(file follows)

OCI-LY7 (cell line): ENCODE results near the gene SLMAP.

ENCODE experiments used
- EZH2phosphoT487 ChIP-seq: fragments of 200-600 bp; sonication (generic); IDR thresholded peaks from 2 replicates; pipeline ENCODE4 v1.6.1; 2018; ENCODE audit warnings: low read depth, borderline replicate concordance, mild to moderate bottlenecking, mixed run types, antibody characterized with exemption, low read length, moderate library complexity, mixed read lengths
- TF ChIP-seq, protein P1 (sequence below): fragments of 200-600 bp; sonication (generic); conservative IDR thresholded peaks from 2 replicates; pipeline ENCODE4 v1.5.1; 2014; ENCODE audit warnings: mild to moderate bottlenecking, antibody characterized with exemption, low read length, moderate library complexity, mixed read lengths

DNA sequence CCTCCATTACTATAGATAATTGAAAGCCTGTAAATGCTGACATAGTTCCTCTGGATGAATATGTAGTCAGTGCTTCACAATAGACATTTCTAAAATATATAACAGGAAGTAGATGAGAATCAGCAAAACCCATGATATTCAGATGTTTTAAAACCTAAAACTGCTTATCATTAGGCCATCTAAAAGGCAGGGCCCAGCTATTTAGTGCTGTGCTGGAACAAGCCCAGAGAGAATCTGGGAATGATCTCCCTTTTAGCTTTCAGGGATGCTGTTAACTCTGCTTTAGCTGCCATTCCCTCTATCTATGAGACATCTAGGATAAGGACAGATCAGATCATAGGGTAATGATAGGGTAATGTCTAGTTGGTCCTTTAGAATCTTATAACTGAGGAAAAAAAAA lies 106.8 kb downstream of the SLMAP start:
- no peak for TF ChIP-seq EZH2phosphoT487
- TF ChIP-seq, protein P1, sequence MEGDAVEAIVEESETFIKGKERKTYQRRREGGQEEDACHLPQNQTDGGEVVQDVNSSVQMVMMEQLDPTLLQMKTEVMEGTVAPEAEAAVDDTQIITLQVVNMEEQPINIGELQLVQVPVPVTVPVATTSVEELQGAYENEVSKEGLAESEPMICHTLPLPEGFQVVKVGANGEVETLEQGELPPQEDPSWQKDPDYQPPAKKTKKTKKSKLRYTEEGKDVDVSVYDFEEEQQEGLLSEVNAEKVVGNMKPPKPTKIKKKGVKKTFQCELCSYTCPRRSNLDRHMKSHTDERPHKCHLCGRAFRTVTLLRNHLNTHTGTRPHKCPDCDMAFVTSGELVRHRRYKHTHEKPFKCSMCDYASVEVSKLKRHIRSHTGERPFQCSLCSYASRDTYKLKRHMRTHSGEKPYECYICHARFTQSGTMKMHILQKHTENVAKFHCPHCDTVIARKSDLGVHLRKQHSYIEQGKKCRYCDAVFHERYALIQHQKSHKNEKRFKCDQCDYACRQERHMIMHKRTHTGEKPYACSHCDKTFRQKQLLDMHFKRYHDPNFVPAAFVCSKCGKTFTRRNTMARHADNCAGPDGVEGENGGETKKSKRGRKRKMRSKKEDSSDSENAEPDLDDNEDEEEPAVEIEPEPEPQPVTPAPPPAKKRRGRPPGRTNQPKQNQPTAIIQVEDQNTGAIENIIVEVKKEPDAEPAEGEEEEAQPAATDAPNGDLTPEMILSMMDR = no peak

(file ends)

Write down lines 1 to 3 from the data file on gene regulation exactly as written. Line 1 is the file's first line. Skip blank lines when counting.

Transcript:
OCI-LY7 (cell line): ENCODE results near the gene SLMAP.

ENCODE experiments used
- EZH2phosphoT487 ChIP-seq: fragments of 200-600 bp; sonication (generic); IDR thresholded peaks from 2 replicates; pipeline ENCODE4 v1.6.1; 2018; ENCODE audit warnings: low read depth, borderline replicate concordance, mild to moderate bottlenecking, mixed run types, antibody characterized with exemption, low read length, moderate library complexity, mixed read lengths